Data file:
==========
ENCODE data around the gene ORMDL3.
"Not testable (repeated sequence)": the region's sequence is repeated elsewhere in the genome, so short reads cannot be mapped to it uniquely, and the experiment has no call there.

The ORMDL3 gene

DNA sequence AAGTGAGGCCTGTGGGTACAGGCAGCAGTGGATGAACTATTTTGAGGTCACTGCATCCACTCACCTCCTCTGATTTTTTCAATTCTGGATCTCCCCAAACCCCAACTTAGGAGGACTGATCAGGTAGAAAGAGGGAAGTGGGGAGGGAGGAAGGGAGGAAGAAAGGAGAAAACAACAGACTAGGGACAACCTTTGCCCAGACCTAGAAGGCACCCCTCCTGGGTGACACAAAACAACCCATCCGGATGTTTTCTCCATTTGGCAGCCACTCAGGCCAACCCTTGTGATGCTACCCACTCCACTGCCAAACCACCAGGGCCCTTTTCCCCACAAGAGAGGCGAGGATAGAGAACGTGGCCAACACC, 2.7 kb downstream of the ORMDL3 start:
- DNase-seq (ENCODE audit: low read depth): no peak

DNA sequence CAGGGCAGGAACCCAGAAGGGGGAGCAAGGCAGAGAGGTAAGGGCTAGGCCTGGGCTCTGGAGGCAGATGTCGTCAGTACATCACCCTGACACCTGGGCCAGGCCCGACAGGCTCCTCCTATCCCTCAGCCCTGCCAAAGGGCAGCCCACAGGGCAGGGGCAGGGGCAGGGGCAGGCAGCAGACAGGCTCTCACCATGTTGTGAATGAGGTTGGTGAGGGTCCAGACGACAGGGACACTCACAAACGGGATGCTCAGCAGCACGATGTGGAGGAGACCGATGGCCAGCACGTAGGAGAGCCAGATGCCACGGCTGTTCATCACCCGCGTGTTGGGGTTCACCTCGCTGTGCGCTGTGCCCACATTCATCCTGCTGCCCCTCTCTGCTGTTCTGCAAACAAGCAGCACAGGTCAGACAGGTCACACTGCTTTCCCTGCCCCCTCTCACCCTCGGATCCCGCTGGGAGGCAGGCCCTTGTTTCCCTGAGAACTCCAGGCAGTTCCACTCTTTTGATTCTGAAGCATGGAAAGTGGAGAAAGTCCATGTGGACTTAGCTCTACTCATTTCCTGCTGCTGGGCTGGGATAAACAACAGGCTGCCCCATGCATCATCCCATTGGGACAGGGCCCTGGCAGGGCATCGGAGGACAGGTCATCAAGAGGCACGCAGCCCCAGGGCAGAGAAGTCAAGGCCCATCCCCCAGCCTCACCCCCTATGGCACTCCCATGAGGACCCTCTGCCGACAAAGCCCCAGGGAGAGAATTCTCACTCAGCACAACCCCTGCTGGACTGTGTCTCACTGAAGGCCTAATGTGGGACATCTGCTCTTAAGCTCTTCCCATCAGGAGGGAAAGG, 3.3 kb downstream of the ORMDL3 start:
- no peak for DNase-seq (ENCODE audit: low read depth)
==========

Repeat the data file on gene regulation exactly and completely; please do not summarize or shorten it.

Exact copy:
ENCODE data around the gene ORMDL3.
"Not testable (repeated sequence)": the region's sequence is repeated elsewhere in the genome, so short reads cannot be mapped to it uniquely, and the experiment has no call there.

The ORMDL3 gene

DNA sequence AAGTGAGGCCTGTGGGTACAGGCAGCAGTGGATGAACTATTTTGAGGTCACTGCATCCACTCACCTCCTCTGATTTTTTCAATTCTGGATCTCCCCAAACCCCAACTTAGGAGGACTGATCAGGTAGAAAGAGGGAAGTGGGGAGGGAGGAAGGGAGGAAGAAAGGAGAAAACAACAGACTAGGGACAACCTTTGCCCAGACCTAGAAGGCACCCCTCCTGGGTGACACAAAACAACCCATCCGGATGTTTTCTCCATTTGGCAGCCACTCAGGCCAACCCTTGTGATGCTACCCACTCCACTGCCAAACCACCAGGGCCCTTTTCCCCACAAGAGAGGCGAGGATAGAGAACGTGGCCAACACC, 2.7 kb downstream of the ORMDL3 start:
- DNase-seq (ENCODE audit: low read depth): no peak

DNA sequence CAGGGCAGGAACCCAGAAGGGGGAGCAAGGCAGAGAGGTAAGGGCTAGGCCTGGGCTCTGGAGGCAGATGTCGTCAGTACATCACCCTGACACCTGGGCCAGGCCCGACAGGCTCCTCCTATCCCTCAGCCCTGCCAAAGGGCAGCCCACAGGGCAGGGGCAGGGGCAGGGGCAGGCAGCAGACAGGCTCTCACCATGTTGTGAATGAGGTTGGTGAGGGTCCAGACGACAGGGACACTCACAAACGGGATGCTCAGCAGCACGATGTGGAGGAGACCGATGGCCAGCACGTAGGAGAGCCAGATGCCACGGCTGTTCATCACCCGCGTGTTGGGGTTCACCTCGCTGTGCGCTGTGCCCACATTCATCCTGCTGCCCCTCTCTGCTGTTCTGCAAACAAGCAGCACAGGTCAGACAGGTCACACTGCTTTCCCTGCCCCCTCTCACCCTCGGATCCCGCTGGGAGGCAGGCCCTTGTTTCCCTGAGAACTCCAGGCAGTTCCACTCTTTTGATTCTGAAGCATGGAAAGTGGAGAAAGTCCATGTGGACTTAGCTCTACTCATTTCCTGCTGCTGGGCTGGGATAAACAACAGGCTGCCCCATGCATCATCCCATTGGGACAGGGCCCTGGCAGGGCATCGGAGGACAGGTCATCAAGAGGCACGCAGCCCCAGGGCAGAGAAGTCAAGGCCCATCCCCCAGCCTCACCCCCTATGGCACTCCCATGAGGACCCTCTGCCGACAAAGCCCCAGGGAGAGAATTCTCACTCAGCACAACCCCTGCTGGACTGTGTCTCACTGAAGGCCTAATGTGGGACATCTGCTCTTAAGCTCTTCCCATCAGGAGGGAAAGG, 3.3 kb downstream of the ORMDL3 start:
- no peak for DNase-seq (ENCODE audit: low read depth)